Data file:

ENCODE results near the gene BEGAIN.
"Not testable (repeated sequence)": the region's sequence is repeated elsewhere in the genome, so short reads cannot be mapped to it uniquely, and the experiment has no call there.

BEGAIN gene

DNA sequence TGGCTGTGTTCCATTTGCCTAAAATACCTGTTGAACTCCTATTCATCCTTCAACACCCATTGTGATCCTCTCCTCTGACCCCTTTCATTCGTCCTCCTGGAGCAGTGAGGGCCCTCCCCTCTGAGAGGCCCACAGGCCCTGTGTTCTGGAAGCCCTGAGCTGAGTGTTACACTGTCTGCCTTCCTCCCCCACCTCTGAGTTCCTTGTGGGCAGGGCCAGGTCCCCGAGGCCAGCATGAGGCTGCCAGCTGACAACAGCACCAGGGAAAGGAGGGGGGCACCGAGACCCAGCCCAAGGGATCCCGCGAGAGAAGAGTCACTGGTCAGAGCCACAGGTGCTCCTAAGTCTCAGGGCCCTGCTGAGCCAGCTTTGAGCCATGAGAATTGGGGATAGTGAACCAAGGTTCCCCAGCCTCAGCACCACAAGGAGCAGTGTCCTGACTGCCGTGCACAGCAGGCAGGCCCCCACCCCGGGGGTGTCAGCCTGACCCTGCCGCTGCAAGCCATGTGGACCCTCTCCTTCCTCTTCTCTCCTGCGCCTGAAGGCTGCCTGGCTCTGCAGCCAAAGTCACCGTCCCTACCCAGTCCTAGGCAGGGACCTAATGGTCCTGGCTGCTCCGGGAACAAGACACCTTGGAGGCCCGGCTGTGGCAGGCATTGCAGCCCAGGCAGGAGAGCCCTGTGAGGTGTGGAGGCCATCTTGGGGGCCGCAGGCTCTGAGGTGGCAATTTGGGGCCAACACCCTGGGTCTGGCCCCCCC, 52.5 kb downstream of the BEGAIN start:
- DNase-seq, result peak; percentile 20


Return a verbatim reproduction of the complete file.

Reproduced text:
ENCODE results near the gene BEGAIN.
"Not testable (repeated sequence)": the region's sequence is repeated elsewhere in the genome, so short reads cannot be mapped to it uniquely, and the experiment has no call there.

BEGAIN gene

DNA sequence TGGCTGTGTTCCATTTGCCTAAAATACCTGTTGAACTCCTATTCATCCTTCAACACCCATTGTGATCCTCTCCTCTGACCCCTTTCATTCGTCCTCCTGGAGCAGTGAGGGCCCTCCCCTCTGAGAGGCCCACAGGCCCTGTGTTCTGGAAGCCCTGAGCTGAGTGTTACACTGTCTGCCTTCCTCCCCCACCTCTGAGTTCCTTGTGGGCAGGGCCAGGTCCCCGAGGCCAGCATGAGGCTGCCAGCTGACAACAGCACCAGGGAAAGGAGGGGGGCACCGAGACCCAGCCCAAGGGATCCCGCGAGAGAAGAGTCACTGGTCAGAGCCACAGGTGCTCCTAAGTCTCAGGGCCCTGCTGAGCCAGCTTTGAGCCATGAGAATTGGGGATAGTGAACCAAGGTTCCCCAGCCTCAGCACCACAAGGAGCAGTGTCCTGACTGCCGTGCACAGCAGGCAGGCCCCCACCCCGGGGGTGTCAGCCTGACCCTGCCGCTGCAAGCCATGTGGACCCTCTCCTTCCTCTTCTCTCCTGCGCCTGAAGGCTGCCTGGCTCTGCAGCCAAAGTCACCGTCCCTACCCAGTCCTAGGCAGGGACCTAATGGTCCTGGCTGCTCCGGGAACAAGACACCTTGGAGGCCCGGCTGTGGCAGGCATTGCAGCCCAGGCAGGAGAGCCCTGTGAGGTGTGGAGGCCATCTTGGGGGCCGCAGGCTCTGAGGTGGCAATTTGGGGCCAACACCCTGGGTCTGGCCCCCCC, 52.5 kb downstream of the BEGAIN start:
- DNase-seq, result peak; percentile 20